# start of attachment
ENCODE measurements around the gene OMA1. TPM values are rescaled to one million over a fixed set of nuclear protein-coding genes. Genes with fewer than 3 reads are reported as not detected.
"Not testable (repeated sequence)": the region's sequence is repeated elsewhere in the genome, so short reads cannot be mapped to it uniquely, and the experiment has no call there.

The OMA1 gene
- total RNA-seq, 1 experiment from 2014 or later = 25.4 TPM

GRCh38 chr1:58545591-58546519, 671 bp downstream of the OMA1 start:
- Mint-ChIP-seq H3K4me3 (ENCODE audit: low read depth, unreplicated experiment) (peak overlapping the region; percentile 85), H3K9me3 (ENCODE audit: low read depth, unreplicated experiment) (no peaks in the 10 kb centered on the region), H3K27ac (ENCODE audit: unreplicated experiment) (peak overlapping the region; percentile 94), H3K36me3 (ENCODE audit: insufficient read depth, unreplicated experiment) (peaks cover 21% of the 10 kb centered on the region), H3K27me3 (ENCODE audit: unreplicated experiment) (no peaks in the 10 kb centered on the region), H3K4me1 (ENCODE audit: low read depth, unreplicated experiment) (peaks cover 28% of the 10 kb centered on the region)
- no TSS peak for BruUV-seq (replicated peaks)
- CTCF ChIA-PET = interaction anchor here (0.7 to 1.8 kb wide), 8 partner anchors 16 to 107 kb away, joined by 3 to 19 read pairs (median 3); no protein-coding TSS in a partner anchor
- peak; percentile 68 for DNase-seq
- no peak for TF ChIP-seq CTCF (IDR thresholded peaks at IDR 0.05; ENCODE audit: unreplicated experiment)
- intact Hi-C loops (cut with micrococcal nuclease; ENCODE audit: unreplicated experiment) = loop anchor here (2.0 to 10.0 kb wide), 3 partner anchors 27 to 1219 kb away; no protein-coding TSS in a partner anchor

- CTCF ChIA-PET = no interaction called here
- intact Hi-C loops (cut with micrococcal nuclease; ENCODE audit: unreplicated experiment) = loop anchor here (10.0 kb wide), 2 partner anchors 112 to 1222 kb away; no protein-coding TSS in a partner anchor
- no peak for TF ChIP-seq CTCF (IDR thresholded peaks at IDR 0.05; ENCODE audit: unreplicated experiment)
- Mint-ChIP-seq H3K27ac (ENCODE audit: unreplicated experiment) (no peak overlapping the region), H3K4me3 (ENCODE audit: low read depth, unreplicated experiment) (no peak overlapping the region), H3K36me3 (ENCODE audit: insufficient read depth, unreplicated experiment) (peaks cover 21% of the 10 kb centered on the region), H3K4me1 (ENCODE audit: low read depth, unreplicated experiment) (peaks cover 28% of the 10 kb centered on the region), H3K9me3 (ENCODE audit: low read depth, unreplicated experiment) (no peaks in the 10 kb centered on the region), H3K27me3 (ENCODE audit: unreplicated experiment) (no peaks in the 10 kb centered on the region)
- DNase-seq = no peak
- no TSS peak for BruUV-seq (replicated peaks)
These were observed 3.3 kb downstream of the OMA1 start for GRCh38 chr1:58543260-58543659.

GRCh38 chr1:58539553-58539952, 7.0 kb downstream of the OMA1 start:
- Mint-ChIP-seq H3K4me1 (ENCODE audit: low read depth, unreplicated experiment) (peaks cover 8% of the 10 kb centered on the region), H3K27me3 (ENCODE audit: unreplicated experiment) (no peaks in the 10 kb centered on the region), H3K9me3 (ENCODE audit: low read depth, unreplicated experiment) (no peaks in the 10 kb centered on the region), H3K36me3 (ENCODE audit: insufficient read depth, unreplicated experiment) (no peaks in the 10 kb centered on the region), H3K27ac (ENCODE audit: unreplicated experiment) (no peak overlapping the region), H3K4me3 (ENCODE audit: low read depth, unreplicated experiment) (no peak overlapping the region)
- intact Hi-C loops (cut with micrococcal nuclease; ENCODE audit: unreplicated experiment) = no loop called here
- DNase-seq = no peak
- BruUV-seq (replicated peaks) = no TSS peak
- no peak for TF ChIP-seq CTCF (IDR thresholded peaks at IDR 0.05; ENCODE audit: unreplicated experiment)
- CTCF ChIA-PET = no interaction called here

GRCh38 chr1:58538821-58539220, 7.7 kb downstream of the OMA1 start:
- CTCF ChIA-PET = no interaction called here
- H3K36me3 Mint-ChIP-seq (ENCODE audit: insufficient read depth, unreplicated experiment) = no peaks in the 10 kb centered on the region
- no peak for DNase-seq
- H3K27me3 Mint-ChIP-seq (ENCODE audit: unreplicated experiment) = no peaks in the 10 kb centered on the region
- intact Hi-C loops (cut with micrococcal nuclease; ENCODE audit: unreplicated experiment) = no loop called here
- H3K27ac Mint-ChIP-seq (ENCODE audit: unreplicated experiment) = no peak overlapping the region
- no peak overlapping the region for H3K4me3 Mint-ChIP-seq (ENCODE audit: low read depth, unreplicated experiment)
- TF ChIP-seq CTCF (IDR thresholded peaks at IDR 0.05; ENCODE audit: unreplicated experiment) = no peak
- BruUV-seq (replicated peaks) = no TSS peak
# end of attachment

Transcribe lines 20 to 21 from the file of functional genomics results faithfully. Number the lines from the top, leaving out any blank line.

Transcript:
- Mint-ChIP-seq H3K4me1 (ENCODE audit: low read depth, unreplicated experiment) (peaks cover 8% of the 10 kb centered on the region), H3K27me3 (ENCODE audit: unreplicated experiment) (no peaks in the 10 kb centered on the region), H3K9me3 (ENCODE audit: low read depth, unreplicated experiment) (no peaks in the 10 kb centered on the region), H3K36me3 (ENCODE audit: insufficient read depth, unreplicated experiment) (no peaks in the 10 kb centered on the region), H3K27ac (ENCODE audit: unreplicated experiment) (no peak overlapping the region), H3K4me3 (ENCODE audit: low read depth, unreplicated experiment) (no peak overlapping the region)
- intact Hi-C loops (cut with micrococcal nuclease; ENCODE audit: unreplicated experiment) = no loop called here